Differences in Cognitive Function at Baseline and in Response to Short Bouts of Exergaming Play Between Lean and Overweight-Obese Children

Children and Screens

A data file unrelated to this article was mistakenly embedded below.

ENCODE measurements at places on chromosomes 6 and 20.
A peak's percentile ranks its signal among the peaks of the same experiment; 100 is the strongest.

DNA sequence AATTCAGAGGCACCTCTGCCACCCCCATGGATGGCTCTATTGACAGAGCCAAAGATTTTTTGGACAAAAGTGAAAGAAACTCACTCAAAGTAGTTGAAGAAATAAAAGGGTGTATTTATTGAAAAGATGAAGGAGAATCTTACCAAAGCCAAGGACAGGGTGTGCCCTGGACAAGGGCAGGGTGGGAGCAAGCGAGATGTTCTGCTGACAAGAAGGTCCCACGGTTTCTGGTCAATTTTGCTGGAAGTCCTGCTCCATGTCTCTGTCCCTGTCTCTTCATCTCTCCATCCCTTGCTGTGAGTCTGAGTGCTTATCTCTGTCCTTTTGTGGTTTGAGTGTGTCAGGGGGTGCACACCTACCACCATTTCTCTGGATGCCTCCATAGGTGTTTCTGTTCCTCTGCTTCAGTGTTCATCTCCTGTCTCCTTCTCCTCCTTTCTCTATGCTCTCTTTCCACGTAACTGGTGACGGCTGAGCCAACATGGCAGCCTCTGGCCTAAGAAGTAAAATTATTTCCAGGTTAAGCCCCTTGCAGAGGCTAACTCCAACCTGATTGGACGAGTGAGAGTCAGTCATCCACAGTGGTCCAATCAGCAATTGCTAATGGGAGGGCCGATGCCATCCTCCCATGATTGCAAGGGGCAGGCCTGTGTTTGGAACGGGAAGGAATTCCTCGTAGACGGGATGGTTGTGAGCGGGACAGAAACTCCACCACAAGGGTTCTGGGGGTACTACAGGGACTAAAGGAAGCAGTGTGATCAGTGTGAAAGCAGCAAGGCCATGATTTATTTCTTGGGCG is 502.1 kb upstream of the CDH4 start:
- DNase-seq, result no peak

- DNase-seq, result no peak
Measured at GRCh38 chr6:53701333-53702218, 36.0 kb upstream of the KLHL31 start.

This study examined (i) the relationship between Body Mass Index (“BMI”) and cognitive performance (inhibitory control) at baseline, and (ii) cognitive changes experienced by lean and overweight-obese children following short bouts of exergaming play. Study participants included 44 children ages 8-12. Each child took cognitive tests before and after playing games in Shape Up (via the Kinect sensor on an Xbox One console), and wore two ActiGraph activity monitors and a Polar heart rate monitor. At baseline, higher BMI percentile was significantly correlated with slower reaction time in total conditions, Word condition, and Interference condition, but was not correlated with response accuracy. Lean and overweight-obese children played a similar amount of games with similar intensity and duration. Post-play, obese-overweight children showed much bigger improvements than their lean counterparts. This was probably due to the fact that they had more room for improvement. Since regular and intense physical activities have a positive impact on cognitive improvement, long-term exergaming interventions are needed to maximize the physical activity effect on children’s obesity and their cognitive development.